Huge death tolls that would once have made headlines are becoming commonplace in Afghanistan, as the Taliban and other militant groups flex their muscles daily against a US-backed military struggling to cope.
There remains no clear end in sight for a war that has turned into a bloody stalemate, as the BBC World Service’s Dawood Azami explains.
Is the violence getting worse?
Since the US-led invasion in 2001, Afghanistan has never been as insecure as it is now. The Taliban control more territory than at any point since the removal of their regime 17 years ago.
The Afghan war has already become the longest war in US history. With the passage of time, the conflict has not only become more intense – it has also become more complicated. The attacks are becoming bigger, more frequent, more widespread and much deadlier. Both sides – the Taliban and the US/Nato-backed Afghan government – are trying to gain the upper hand.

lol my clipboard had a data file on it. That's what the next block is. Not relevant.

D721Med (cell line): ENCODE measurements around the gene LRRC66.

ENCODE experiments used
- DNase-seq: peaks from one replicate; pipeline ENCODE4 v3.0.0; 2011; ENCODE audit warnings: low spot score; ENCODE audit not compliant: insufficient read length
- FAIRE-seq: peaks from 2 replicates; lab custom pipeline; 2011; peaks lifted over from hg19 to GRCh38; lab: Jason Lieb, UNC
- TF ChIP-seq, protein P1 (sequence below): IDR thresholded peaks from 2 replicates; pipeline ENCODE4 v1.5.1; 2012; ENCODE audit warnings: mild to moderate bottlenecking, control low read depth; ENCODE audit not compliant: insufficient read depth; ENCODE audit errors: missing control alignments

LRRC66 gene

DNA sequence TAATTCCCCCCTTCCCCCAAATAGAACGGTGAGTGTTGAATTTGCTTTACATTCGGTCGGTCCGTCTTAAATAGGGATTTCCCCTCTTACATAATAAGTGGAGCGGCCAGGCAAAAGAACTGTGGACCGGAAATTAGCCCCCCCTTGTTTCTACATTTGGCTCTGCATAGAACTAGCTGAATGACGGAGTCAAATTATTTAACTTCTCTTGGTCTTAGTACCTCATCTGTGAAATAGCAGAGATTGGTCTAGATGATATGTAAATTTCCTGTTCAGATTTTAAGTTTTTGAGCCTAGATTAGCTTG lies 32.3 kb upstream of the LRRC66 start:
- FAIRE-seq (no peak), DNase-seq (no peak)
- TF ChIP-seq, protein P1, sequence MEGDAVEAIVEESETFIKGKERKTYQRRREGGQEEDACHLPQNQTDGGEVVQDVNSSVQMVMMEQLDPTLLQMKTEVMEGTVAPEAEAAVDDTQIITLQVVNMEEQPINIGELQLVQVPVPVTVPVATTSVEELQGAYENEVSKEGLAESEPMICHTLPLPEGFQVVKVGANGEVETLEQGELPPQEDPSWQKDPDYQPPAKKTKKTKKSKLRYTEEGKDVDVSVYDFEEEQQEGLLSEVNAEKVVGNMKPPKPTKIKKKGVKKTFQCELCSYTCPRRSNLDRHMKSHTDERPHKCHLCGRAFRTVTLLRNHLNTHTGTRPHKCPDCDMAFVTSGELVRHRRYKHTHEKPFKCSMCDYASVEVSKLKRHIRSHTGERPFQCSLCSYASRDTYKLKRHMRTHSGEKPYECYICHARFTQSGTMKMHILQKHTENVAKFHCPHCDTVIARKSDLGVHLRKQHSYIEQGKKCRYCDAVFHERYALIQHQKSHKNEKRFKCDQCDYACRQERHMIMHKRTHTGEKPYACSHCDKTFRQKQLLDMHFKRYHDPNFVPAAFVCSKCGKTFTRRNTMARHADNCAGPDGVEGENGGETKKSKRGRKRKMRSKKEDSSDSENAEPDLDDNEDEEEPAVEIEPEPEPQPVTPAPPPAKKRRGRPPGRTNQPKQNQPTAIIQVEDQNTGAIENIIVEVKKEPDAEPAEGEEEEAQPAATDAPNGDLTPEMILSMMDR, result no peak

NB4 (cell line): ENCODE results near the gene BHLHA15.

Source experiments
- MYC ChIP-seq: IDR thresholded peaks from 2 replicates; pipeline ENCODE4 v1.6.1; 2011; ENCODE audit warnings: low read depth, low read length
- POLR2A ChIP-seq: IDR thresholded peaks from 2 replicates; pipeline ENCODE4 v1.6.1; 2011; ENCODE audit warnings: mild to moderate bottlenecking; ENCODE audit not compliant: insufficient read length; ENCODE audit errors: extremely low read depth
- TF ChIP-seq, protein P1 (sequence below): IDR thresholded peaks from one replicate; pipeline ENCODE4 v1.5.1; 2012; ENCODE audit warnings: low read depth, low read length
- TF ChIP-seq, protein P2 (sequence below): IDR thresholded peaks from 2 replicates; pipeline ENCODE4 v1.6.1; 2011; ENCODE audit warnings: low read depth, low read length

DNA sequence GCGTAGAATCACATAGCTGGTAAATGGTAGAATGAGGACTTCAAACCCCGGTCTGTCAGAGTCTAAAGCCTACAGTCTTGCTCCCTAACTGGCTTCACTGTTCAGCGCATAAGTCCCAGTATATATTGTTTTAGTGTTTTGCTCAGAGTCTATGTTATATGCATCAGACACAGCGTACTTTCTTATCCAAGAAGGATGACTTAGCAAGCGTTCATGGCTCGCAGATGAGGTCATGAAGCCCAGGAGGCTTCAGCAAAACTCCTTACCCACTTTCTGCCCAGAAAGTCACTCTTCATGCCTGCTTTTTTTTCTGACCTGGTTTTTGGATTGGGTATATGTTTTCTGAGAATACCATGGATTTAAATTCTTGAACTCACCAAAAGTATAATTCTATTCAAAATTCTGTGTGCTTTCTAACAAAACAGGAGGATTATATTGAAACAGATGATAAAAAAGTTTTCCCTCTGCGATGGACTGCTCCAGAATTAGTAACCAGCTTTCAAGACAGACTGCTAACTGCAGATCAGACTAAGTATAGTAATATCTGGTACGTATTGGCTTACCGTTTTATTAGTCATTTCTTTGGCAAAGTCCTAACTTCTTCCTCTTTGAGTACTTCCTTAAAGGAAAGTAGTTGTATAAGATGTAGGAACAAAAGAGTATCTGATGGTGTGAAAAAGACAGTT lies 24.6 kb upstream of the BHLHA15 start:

On 10 August, the Taliban entered Ghazni, a strategic provincial capital on a key highway south of Kabul, before the Afghan security forces supported by US advisors and air strikes pushed them back. On 15 May, the Taliban entered the capital of Farah province in western Afghanistan, close to the Iranian border.
Many Taliban fighters are killed and injured as they are pushed back after attacks on provincial capitals, but such attacks have a huge propaganda value for the group and boost their morale and recruitment. The insurgents…